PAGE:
ARTIFICIAL INTELLIGENCE IS NOT USED, IN WHOLE OR IN PART, IN THE SUMMARIES OF JUDICIAL AND QUASI-JUDICIAL DECISIONS PREPARED BY NYPPL

February 19, 2021

The authority of an administrative agency's to adopt regulations to implement legislation

Regulations of the Office of Victim Services [OVS], as amended in January 2016, limited attorneys' fee awards for crime victim claimants to the costs incurred on applications for administrative reconsideration or appeal and on judicial review.* The question presented to the Court of Appeals [Court] in this appeal was whether these regulations, as amended, were in conflict with the authorizing statute** or were otherwise irrational.  

Citing Consolidated Edison Co. of New York v Department of Environmental Conservation, 71 NY2d 186, the Court said that administrative agencies have "all the powers expressly delegated to [them] by the Legislature" and are "permitted to adopt regulations that go beyond the text of [their] enabling legislation, so long as those regulations are consistent with the statutory language and underlying purpose." 

Although "an administrative agency may not, in the exercise of [its] rule-making authority engage in broad-based public policy determinations ... [t]he cornerstone of administrative law is ... the principle that the Legislature may declare its will, and after fixing a primary standard, endow administrative agencies with the power to fill in the interstices in the legislative product by prescribing rules and regulations consistent with the enabling legislation."

Further, the Court said it has long recognized that "where flexibility is required to enable an administrative agency to adapt to changing conditions, it is sufficient if the Legislature confers broad power upon the agency to fulfill the policy goals embodied in the statute, leaving it up to the agency itself to promulgate the necessary regulatory details."

The standard for judicial review of those regulatory details "'is whether the regulation has a rational basis and is not unreasonable, arbitrary or capricious." Where the legislature has left to an agency's discretion the determination of "what specific standards and procedures are most suitable to accomplish the legislative goals," the agency's rule making powers, "[i]f reasonably designed to further the regulatory scheme, ... cannot be disturbed by the courts unless the provision is arbitrary, illegal or runs afoul of the enabling legislation or constitutional limits ... regardless of [the court's] assessment of the 'wisdom' of the agency's approach."

The Court explained that the regulations as amended by OVS "are fully consistent with the governing statutory language and purpose," and thus are "within OVS's authority, and rational." Notwithstanding the Petitioners' argument and the dissent's reasoning to the contrary, the Court concluded that the statute, when read as a whole, grants OVS the authority to determine whether attorneys' fees are "reasonable."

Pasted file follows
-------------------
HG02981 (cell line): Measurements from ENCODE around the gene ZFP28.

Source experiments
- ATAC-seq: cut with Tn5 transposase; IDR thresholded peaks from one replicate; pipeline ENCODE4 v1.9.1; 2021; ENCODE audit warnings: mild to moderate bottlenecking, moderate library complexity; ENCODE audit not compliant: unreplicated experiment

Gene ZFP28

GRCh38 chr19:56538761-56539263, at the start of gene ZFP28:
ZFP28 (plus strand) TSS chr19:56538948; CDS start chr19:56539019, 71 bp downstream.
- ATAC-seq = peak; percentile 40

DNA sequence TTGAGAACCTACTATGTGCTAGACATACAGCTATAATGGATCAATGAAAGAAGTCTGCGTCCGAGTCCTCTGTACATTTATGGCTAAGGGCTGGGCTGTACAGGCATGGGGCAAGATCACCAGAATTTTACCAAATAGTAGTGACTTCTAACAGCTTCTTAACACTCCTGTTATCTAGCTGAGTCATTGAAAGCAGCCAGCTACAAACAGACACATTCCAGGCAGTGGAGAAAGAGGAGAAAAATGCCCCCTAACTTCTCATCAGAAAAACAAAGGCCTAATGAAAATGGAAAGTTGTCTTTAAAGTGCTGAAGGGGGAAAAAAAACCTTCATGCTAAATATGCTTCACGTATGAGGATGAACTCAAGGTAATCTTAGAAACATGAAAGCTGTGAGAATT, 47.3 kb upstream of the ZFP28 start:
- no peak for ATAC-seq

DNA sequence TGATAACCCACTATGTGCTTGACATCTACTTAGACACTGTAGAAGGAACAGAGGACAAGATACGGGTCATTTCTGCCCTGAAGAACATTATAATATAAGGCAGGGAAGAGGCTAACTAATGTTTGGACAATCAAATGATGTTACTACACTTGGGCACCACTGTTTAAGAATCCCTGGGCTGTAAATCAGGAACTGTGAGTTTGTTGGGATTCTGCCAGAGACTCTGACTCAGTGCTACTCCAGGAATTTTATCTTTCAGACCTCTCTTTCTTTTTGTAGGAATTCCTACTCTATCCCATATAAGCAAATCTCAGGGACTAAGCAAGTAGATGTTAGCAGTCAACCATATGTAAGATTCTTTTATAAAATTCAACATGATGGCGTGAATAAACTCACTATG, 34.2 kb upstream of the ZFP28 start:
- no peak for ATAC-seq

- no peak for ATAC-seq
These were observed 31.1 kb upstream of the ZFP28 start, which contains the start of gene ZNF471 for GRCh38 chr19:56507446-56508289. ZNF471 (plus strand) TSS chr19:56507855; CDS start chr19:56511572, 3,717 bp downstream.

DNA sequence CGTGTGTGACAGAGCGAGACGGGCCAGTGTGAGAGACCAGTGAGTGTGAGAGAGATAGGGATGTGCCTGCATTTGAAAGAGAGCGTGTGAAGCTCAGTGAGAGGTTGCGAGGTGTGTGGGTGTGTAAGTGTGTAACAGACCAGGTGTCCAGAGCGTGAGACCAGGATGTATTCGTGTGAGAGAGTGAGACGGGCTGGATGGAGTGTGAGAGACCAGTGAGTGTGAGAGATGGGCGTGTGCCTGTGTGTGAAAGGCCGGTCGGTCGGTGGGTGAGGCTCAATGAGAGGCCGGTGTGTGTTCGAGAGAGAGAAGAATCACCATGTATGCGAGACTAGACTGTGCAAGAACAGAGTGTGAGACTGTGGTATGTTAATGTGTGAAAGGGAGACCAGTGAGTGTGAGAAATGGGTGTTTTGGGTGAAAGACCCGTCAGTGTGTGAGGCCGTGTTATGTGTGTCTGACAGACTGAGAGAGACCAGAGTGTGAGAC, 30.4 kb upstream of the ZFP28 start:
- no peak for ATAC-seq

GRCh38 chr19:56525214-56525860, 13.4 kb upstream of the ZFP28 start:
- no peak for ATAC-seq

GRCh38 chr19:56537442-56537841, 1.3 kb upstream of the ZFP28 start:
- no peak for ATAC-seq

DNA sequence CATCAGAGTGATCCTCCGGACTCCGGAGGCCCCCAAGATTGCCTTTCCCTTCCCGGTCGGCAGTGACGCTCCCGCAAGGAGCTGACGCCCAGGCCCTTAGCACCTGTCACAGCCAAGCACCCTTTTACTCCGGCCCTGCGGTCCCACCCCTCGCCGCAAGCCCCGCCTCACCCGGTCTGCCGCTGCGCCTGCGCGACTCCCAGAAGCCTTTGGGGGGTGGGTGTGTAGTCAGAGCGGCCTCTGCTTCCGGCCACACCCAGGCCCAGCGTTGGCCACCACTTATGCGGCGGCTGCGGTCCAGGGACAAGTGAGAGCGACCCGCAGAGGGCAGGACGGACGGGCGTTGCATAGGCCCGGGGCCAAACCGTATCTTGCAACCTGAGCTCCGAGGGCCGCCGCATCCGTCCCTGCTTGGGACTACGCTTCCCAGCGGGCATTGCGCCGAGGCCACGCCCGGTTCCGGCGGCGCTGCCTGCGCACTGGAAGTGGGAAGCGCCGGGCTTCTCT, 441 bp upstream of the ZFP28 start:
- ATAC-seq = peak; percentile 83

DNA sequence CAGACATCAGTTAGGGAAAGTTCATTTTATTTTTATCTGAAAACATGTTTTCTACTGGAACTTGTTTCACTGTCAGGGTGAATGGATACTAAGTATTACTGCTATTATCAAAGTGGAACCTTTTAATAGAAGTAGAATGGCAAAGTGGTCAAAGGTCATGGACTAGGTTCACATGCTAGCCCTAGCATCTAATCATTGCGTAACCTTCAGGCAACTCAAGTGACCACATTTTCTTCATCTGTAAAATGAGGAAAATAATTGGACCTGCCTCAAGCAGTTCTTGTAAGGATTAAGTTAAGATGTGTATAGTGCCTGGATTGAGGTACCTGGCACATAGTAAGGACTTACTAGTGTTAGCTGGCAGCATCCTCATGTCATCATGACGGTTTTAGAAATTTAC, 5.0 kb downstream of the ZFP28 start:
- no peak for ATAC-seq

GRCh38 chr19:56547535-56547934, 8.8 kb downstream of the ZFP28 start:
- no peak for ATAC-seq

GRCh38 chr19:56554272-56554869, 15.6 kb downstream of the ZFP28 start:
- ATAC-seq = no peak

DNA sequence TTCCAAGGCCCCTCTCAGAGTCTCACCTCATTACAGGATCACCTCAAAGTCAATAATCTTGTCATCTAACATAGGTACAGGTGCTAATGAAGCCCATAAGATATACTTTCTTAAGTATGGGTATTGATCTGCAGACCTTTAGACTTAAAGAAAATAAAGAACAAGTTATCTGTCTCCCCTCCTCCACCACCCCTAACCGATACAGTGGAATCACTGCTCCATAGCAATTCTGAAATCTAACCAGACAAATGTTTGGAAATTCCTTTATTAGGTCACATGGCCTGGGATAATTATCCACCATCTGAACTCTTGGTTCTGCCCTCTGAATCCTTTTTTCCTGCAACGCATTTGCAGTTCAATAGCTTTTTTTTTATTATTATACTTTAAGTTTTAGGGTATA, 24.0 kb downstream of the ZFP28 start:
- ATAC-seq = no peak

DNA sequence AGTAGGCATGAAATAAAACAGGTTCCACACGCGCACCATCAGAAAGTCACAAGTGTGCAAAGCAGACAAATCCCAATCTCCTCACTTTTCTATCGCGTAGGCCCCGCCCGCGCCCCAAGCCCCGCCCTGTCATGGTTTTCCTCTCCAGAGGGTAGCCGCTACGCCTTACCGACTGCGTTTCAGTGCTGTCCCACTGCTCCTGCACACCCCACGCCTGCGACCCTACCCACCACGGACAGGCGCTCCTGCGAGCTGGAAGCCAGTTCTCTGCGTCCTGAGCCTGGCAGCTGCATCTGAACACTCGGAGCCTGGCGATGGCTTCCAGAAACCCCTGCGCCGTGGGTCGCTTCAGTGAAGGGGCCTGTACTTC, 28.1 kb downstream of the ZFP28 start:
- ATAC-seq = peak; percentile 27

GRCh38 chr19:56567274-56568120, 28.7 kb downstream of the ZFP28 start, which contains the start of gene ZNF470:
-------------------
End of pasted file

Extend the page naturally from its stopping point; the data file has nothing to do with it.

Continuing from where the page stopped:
Noting that "there may be other valid ways in which OVS could have defined 'reasonable' attorneys' fees," the definition in the amended regulations is rational and the application of those regulations to deny the Petitioners' fee applications "was not arbitrary and capricious."

Finding that the regulations as amended by OVS were consistent with the statutory language and OVS had "appl[ied] its special expertise in a particular field to interpret [that] statutory language," the Court held that OVS' determination was entitled to deference and, reversing the decision of the Appellate Division, reinstated the judgement of the Supreme Court.

* See 9 NYCRR §§525.3, 525.9

** Executive Law Article 22,

The text of the decision of the Court of Appeals is posted on the Internet at:
http://www.nycourts.gov/reporter/3dseries/2021/2021_01091.htm


CAUTION

Subsequent court and administrative rulings, or changes to laws, rules and regulations may have modified or clarified or vacated or reversed the decisions summarized here. Accordingly, these summaries should be Shepardized® or otherwise checked to make certain that the most recent information is being considered by the reader.
THE MATERIAL ON THIS WEBSITE IS FOR INFORMATION ONLY. AGAIN, CHANGES IN LAWS, RULES, REGULATIONS AND NEW COURT AND ADMINISTRATIVE DECISIONS MAY AFFECT THE ACCURACY OF THE INFORMATION PROVIDED IN THIS LAWBLOG. THE MATERIAL PRESENTED IS NOT LEGAL ADVICE AND THE USE OF ANY MATERIAL POSTED ON THIS WEBSITE, OR CORRESPONDENCE CONCERNING SUCH MATERIAL, DOES NOT CREATE AN ATTORNEY-CLIENT RELATIONSHIP.
New York Public Personnel Law Blog Editor Harvey Randall served as Principal Attorney, New York State Department of Civil Service; Director of Personnel, SUNY Central Administration; Director of Research, Governor’s Office of Employee Relations; and Staff Judge Advocate General, New York Guard. Consistent with the Declaration of Principles jointly adopted by a Committee of the American Bar Association and a Committee of Publishers and Associations, the material posted to this blog is presented with the understanding that neither the publisher nor NYPPL and, or, its staff and contributors are providing legal advice to the reader and in the event legal or other expert assistance is needed, the reader is urged to seek such advice from a knowledgeable professional.
New York Public Personnel Law. Email: publications@nycap.rr.com